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Chamber Accomplishments

In 1916, Mason City’s population stood at 17,712. The industrial revolution, a youthful population, a flood of immigrants, vast natural resources, and a strong spirit of entrepreneurism were propelling Iowa, and the rest of the nation, forward at a dizzying pace. It was 1916 when business leaders in Mason City, with a passion for economic growth and prosperity, formed the Mason City Chamber of Commerce. Almost immediately, the Chamber began making an indelible mark in North Iowa:

• In 1920, the Chamber sponsored a 20-piece band of professional musicians that performed two concerts daily for ten weeks. The only “local” musician on the roster was Meredith Willson—playing the flute and piccolo. These performances led to the establishment of the Mason City Municipal Band.

• The Chamber of Commerce Glee Club originated in 1922 under the direction of Harry Keeler. In 1952, this acapella group transitioned to the River City Barbershop Chorus. Today, more than 70 men of all ages participate in this program.

• The Chamber established a “Community Chest” in 1923 to benefit the Red Cross, Salvation Army, Boy Scouts, YMCA and YWCA. The Chamber continued to operate this organization until 1946 when it was launched as the United Fund, and later became today’s United Way.

• In 1927, the Chamber’s Aviation Committee founded the Mason City Municipal Airport with assistance from the Clausen-Worden Post of the American Legion. Charles Lindbergh attended the airport’s dedication ceremony shortly after completing his historic transatlantic flight.

• In the dark days of the Great Depression, the Chamber organized a scrip program by issuing 10,000 one-dollar certificates. For each transaction with a Mason City merchant, a stamp was affixed to the certificate. When 52 stamps were collected, the certificate could be redeemed for 98 cents at the First National Bank.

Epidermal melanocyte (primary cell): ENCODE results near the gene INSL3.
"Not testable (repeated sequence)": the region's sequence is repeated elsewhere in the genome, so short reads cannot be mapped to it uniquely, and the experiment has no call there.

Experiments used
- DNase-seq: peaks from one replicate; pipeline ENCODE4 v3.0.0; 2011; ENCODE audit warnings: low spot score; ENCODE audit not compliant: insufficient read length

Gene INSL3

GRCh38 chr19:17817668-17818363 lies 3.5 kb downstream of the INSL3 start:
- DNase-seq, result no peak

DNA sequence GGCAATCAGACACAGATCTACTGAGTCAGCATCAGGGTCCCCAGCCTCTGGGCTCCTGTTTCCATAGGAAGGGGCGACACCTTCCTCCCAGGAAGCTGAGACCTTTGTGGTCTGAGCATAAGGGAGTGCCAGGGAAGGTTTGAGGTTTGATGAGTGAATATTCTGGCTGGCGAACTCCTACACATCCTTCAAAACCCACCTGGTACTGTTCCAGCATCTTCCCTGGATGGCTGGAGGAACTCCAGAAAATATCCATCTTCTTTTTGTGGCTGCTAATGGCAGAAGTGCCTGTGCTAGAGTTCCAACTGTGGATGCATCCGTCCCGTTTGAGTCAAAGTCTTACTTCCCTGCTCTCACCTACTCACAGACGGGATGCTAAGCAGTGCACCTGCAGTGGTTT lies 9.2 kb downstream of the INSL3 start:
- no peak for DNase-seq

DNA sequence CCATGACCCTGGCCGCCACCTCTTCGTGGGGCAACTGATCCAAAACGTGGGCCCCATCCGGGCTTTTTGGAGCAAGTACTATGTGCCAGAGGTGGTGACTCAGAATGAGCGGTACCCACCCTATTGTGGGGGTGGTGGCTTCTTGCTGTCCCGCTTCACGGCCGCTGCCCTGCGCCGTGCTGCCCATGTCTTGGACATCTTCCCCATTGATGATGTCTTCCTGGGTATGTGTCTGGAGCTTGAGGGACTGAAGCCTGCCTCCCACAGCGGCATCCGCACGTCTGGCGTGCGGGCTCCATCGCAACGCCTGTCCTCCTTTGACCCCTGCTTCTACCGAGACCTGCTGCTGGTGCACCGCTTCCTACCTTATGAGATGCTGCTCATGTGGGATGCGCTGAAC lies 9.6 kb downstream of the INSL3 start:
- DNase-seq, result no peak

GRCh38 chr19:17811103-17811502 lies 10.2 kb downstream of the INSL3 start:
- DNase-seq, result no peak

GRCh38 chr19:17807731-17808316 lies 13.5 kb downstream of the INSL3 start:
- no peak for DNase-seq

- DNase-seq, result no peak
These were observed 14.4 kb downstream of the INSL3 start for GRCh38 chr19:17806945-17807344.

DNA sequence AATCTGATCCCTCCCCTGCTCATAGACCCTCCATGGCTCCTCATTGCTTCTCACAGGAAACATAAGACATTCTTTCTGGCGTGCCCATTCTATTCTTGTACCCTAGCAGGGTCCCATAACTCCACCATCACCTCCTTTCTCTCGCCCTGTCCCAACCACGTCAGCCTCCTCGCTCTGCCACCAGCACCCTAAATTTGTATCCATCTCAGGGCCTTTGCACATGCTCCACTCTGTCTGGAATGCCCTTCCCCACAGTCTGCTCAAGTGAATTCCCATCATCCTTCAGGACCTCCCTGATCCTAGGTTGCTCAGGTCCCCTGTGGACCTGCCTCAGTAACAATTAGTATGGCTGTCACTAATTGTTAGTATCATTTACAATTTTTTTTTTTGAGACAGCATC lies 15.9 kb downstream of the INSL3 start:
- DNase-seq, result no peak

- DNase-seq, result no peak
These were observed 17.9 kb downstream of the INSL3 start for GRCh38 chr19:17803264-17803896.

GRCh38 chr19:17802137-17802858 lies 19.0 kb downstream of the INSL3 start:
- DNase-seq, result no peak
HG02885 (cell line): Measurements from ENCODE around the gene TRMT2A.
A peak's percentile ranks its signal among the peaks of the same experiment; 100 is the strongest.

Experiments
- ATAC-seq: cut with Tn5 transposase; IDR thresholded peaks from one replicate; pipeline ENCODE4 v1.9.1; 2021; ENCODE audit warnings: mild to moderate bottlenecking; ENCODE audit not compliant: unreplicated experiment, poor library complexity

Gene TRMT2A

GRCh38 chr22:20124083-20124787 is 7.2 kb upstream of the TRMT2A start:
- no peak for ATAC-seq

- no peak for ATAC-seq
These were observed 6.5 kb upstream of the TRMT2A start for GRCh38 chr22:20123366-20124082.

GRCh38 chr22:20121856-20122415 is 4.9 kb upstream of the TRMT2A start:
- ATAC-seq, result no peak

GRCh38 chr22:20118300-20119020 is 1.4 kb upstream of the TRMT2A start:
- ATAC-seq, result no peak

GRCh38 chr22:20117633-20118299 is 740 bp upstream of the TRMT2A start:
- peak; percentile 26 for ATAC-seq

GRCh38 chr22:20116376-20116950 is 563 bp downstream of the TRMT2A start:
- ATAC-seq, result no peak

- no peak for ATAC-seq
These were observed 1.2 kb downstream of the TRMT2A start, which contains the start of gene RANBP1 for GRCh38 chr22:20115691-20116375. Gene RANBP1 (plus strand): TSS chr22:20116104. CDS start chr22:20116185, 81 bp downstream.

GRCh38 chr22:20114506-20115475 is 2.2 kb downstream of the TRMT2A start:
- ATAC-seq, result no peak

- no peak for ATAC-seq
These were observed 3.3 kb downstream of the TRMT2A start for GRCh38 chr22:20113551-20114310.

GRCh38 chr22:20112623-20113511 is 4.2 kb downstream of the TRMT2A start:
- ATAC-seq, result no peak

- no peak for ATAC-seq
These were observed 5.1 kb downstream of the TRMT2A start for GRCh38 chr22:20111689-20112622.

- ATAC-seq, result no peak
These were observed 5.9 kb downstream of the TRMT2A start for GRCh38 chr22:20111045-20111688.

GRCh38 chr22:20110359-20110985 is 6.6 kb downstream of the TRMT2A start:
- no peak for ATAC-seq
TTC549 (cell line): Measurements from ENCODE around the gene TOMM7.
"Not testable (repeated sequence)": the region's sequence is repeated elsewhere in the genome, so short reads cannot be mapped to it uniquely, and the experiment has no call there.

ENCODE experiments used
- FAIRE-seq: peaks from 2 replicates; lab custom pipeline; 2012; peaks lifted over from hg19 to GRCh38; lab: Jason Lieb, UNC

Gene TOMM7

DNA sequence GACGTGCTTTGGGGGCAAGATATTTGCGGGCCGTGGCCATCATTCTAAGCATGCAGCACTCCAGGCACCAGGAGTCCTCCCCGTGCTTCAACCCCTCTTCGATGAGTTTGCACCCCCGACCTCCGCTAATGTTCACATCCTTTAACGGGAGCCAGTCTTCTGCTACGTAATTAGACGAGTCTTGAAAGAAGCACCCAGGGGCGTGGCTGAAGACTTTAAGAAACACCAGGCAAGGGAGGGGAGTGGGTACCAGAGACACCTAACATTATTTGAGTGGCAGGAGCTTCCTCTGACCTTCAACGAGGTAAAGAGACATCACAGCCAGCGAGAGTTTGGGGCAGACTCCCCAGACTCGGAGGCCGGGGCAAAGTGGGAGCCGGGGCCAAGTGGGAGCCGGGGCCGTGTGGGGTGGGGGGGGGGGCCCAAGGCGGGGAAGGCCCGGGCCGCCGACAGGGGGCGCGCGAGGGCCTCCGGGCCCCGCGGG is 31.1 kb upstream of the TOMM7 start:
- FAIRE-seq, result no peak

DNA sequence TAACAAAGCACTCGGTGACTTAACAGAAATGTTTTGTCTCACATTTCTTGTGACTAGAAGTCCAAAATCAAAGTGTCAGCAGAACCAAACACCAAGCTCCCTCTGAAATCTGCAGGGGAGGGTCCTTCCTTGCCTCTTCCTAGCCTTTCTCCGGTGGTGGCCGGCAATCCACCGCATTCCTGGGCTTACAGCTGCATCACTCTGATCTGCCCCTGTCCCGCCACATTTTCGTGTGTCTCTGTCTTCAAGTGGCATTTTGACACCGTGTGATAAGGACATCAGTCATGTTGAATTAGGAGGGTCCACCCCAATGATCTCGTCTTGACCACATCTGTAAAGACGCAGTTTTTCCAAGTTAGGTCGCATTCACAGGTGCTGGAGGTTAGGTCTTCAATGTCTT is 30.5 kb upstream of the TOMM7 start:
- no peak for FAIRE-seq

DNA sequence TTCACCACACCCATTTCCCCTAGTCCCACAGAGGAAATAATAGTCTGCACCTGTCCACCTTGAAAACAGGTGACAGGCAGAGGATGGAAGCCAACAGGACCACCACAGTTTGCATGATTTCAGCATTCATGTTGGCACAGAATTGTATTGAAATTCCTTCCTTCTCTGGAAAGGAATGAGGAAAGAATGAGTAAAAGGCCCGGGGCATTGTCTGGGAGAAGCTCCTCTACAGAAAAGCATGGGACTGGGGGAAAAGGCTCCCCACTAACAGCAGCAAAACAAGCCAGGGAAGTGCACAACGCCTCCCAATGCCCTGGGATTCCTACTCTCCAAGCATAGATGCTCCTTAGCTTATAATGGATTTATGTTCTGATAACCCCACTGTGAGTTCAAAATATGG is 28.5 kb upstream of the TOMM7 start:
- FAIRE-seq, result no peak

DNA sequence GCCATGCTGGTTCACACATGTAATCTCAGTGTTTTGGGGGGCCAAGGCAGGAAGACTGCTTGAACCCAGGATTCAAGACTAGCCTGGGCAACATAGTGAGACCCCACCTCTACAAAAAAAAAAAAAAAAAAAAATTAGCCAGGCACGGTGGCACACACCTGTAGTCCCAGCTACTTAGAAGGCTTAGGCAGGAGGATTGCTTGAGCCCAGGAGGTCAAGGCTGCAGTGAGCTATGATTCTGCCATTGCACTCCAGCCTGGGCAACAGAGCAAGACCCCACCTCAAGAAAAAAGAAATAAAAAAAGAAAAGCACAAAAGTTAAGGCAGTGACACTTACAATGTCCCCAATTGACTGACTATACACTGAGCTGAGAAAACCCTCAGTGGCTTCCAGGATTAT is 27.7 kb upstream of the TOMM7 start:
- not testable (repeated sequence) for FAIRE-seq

• The Chamber sponsored the very first North Iowa Band Festival in 1936, a tradition that continues today and serves at the official kick-off to the summer season.

• In 1971, the Chamber began — admitting women to its membership. It had operated as an all-male organization since 1916.

• In the late 1990s, the Chamber spearheaded a program to install “WELCOME SIGNS” at the four major entrances to the Mason City community. The limestone masonry structures are a nod to Mason City’s heritage.

• In 2002, the Chamber began leading annual trips to Washington DC to advocate for the business community and the North Iowa region. These efforts have resulted in improved relationships with federal officials and staff members as well as significant federal investment in the region.

• The Chamber served as the applicant and lead organization for Mason City’s Vision Iowa project which resulted in a $9.2 million renovation to the public library; the $20 million restoration of the Historic Park Inn; construction of the Architectural Interpretive Center; and the Federal Avenue streetscape improvements.

• The Chamber offers Global Familiarization Travel opportunities as a means of helping North Iowans transition to the global economy. Destinations are important U.S. trading partners that our members may not feel comfortable traveling to on their own. Since

• 2011, Chamber travelers have visited China, India, Turkey, Cuba, Australia, New Zealand, and Peru to name a few.

• In 2012, the North Iowa Regional Commerce Center opened in a formerly vacant downtown building. The renovation was made possible through previous Chamber fundraising efforts earmarked for a permanent location and an I-JOBS grant from the state. The Commerce Center serves as the business hub for North Iowa.

•The Chamber served as a key partner in Mason City’s 2012 bid to be selected as a pilot Blue Zones Project community. Today, Mason City is a certified Blue Zones Community, and the Chamber continues to partner as the lead for the Worksite Wellness component.

• River City Sculptures on Parade has its home at the Chamber of Commerce. This sculpture walk takes participants on a 1.7 mile winding loop through the Cultural Crescent and back to the Downtown Core. Nearly 50 sculptures by artists from across North America are included s in the exhibit.

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